As the nature of our last thought
leads to a corresponding rebirth,
we should nurture the purest thought now,
via mindfulness of Buddha,
to be like Buddha, to be with Buddha.
– Stonepeace | Get Books
Once, in times past, there were two monks who cultivated together. One liked the high mountain scenery, while the other built himself a hut on the banks of a brook, near a forest. Years went by. The monk who resided by the brook passed away first. Learning the news, his friend went down to visit his grave. After reciting sutras and praying for his friend’s liberation, the visiting monk entered samadhi and attempted to see where his friend had gone–to no avail. The friend was nowhere to be found, neither in the heavens nor in the hells, nor in any of the realms in between.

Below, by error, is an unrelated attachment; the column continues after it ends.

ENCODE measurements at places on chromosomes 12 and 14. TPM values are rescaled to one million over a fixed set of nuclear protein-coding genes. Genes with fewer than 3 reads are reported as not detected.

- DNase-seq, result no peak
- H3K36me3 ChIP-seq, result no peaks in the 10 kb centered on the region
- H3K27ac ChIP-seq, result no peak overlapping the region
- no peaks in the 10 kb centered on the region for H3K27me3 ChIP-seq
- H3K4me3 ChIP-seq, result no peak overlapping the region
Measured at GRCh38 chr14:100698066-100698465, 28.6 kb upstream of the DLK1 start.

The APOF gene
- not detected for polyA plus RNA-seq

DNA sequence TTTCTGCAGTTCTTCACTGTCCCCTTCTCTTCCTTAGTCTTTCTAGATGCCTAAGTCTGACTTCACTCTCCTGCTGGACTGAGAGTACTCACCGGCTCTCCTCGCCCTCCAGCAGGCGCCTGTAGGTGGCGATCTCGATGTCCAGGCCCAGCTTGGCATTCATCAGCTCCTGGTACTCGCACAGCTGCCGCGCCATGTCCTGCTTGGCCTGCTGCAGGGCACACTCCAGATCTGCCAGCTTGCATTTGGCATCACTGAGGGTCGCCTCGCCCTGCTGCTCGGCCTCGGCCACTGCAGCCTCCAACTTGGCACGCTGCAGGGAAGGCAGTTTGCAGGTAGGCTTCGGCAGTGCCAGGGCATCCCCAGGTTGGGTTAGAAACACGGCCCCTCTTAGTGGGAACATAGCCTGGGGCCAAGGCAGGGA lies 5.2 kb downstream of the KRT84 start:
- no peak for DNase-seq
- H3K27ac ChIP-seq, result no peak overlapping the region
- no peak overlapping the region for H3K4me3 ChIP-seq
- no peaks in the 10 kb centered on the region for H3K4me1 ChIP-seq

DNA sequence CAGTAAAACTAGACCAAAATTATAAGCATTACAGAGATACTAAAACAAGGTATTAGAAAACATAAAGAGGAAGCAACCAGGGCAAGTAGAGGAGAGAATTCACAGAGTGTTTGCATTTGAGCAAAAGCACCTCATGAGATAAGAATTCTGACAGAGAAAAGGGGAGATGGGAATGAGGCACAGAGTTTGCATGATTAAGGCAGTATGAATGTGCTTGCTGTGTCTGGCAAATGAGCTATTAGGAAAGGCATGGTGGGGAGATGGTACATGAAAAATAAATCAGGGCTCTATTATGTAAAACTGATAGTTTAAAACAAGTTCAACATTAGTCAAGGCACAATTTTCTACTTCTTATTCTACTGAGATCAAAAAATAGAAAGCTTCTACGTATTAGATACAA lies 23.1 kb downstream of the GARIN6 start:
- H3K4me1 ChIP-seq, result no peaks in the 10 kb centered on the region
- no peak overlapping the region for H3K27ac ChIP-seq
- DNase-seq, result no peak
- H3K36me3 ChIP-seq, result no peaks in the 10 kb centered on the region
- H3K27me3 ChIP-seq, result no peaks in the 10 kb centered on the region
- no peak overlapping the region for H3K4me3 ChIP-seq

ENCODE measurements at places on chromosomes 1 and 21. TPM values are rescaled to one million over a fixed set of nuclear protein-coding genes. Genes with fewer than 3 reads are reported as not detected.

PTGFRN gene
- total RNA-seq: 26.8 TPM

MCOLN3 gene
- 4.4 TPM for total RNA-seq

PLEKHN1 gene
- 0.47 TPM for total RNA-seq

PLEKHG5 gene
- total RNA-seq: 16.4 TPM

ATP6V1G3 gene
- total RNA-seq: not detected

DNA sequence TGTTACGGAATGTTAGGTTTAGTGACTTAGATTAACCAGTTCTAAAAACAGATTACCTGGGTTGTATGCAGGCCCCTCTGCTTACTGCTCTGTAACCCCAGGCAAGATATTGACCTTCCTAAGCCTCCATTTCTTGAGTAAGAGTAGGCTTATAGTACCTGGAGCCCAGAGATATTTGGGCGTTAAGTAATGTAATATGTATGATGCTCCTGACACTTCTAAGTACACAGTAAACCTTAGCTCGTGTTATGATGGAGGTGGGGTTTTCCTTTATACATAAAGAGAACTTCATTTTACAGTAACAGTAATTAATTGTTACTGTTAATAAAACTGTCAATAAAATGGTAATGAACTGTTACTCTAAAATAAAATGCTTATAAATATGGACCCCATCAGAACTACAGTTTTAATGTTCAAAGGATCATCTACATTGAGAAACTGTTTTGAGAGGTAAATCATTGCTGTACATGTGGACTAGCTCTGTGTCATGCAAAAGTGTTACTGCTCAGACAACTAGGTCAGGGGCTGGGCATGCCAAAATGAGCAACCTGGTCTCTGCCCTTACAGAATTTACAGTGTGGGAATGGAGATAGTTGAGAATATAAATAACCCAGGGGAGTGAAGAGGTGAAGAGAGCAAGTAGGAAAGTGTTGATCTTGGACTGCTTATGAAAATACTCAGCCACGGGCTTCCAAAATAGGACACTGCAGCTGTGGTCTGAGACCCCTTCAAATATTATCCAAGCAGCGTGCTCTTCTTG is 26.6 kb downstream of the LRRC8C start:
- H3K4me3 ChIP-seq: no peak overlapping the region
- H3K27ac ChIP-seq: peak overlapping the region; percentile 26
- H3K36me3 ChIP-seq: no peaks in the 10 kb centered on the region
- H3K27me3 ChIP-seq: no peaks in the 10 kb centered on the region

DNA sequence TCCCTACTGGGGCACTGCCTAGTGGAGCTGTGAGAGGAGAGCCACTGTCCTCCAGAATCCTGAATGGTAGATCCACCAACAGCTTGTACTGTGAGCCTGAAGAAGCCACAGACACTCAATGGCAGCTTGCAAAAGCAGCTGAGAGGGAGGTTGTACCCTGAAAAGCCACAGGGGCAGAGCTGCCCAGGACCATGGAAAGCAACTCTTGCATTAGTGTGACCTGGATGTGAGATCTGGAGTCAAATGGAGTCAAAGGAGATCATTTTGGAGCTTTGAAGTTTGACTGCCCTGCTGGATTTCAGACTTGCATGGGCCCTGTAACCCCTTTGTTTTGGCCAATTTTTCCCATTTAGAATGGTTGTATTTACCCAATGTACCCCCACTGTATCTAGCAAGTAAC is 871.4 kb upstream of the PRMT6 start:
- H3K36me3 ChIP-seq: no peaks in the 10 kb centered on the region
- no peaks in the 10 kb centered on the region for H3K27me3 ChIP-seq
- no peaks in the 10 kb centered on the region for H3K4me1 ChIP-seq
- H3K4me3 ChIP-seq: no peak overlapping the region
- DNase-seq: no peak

Emerging from samadhi, he asked the attending novice, ‘What was your Master busy with every day?’ The novice replied, ‘In the last few months before his death, seeing that the sugar cane in front of his hut was tall and green, my Master would go out continually to apply manure and prune away the dead leaves. He kept close watch over the cane, and seemed so happy taking care of it.’ Upon hearing this, the visiting monk entered samadhi again, and saw that his friend had been reborn as a worm inside one of the stalks of sugar cane. The monk immediately cut down that stalk, slit it open and extracted the worm. He preached the Dharma to it and recited the Amitabha Buddha’s name (Amituofo), dedicating the merit to the worm’s salvation. (Master Tam)
Thus Have I Heard: Buddhist Parables & Stories
Understanding Amituofo Via The Amitabha Sutra
Please Be Mindful Of Your Speech, Namo Amituofo!